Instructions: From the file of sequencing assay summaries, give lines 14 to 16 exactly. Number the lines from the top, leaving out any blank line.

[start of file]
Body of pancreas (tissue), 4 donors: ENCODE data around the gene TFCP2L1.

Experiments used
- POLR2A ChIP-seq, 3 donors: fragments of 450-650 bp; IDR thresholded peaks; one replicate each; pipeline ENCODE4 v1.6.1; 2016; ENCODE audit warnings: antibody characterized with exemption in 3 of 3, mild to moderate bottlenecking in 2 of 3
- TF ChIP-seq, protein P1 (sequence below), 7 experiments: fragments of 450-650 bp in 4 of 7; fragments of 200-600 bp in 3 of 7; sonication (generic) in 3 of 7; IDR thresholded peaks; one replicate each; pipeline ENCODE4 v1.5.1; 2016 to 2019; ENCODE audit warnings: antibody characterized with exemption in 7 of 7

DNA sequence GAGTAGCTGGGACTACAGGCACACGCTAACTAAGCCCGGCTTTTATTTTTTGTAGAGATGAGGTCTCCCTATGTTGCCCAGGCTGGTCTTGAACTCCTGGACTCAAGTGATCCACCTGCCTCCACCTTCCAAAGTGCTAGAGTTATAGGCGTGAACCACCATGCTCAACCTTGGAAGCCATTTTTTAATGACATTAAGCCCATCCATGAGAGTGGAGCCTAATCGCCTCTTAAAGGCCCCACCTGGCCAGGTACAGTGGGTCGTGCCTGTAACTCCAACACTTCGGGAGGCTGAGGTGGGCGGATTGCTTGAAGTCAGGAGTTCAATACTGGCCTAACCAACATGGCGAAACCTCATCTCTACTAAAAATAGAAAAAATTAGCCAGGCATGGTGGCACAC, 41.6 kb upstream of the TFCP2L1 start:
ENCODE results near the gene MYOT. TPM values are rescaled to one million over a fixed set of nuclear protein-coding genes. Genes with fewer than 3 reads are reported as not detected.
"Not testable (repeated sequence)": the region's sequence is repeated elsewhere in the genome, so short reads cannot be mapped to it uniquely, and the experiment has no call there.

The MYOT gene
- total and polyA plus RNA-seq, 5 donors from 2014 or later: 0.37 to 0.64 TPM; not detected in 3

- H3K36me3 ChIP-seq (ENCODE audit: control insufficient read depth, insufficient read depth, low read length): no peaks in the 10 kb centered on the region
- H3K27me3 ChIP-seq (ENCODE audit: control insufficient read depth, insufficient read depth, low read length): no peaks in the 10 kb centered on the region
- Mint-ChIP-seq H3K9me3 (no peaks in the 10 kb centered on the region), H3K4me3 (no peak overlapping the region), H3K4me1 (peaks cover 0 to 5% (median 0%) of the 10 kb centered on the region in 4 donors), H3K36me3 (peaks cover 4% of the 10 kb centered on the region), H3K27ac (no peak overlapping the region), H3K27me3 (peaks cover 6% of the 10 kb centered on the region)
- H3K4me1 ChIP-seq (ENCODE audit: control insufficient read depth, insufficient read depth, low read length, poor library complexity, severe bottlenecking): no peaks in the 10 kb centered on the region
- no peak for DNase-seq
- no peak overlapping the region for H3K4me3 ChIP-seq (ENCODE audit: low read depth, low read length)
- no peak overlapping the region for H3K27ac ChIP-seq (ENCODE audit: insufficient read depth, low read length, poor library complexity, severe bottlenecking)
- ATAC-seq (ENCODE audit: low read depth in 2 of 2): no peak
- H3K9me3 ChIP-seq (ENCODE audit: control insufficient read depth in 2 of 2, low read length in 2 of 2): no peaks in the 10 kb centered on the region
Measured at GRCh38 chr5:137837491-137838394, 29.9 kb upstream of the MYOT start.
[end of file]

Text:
- no peak for DNase-seq
- no peak overlapping the region for H3K4me3 ChIP-seq (ENCODE audit: low read depth, low read length)
- no peak overlapping the region for H3K27ac ChIP-seq (ENCODE audit: insufficient read depth, low read length, poor library complexity, severe bottlenecking)